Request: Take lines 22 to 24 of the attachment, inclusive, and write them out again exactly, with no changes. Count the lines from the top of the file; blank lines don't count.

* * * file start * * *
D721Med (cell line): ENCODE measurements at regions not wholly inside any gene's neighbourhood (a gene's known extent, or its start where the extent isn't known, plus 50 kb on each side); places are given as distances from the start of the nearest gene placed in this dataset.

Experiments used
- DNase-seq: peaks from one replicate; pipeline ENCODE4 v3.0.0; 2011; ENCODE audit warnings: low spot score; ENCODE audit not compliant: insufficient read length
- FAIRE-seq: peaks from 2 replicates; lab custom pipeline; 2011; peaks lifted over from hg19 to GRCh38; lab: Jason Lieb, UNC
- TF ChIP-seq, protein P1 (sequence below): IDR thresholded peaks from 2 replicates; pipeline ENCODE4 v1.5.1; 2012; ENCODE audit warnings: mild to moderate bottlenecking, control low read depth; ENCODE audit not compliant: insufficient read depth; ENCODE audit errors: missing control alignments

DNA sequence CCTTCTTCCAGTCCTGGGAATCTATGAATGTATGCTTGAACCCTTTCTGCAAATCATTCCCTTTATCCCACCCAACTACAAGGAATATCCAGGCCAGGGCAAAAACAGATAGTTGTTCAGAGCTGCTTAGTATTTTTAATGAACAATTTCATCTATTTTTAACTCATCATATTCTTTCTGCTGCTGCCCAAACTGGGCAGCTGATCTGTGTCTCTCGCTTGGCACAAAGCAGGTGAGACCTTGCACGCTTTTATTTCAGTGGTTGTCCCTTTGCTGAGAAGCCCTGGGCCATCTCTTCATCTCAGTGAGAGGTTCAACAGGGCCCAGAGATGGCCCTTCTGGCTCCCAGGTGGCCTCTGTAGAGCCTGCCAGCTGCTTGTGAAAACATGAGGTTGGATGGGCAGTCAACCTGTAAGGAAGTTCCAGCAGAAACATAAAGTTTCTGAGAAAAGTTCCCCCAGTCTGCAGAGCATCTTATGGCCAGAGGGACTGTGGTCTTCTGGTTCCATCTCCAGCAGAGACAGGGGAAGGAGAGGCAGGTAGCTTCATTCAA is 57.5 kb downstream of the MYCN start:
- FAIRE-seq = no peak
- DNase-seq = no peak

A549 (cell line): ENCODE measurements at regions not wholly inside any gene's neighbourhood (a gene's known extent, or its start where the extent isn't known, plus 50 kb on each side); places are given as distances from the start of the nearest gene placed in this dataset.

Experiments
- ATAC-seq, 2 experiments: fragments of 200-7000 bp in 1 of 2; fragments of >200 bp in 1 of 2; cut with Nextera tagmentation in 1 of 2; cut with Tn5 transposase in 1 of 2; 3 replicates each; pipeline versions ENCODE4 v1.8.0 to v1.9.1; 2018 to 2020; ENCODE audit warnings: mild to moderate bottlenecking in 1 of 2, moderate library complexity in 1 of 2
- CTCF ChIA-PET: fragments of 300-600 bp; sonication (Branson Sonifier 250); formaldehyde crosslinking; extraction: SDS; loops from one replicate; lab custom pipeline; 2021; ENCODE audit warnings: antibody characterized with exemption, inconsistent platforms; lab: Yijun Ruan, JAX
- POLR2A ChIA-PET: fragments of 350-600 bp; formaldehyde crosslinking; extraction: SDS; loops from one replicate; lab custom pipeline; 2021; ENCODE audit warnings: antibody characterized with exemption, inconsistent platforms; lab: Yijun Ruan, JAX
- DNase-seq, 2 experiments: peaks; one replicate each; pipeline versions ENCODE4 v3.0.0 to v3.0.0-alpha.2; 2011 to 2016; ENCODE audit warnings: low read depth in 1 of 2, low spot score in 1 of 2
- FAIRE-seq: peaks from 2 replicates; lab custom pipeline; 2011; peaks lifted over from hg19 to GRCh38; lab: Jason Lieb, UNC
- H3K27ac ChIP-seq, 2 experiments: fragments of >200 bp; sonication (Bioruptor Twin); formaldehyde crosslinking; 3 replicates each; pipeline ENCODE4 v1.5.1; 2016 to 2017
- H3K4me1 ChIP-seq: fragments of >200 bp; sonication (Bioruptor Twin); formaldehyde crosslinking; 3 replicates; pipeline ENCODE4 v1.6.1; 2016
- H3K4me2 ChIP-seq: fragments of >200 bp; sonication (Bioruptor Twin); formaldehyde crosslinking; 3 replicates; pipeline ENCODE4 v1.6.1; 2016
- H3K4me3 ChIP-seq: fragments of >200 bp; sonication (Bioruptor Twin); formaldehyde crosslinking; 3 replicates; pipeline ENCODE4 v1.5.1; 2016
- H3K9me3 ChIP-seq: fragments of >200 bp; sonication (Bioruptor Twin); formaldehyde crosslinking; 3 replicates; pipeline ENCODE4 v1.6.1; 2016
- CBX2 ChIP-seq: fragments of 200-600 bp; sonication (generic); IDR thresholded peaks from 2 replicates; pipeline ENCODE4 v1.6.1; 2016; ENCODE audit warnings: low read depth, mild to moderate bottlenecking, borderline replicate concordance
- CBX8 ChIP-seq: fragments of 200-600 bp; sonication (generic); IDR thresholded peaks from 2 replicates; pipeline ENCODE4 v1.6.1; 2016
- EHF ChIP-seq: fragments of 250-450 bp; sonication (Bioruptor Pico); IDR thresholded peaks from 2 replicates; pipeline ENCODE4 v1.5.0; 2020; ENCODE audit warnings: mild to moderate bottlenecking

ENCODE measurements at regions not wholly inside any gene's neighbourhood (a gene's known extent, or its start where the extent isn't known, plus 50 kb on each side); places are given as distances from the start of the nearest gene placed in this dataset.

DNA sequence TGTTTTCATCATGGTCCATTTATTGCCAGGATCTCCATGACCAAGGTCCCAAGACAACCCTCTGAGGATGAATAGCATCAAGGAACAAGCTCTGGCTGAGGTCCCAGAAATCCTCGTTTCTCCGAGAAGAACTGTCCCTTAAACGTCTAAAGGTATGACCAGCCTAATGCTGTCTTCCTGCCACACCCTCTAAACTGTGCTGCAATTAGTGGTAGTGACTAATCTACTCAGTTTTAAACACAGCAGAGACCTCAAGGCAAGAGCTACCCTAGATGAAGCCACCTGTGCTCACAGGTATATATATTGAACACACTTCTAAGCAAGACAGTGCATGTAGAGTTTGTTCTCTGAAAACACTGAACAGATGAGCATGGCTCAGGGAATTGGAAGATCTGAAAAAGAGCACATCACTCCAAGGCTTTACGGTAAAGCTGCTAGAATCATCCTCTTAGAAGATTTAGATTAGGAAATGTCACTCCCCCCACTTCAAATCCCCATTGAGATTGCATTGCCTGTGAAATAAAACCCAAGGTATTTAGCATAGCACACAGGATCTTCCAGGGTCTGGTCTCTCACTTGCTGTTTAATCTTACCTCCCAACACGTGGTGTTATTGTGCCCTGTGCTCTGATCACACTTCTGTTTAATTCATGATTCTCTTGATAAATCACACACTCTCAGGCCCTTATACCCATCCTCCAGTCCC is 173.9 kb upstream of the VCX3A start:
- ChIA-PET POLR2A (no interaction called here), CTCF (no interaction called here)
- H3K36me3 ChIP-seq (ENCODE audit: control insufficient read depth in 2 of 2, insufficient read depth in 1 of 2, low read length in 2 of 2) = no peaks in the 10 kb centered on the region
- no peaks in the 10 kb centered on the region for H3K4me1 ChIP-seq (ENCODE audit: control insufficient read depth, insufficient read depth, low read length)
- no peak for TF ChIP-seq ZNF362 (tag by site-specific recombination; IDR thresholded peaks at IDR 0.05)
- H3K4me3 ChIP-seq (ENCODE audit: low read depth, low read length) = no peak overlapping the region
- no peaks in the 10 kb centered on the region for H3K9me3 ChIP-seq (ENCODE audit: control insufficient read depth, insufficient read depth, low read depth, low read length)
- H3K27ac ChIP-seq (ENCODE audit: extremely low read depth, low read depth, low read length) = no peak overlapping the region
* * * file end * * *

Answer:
- CBX8 ChIP-seq: fragments of 200-600 bp; sonication (generic); IDR thresholded peaks from 2 replicates; pipeline ENCODE4 v1.6.1; 2016
- EHF ChIP-seq: fragments of 250-450 bp; sonication (Bioruptor Pico); IDR thresholded peaks from 2 replicates; pipeline ENCODE4 v1.5.0; 2020; ENCODE audit warnings: mild to moderate bottlenecking

ENCODE measurements at regions not wholly inside any gene's neighbourhood (a gene's known extent, or its start where the extent isn't known, plus 50 kb on each side); places are given as distances from the start of the nearest gene placed in this dataset.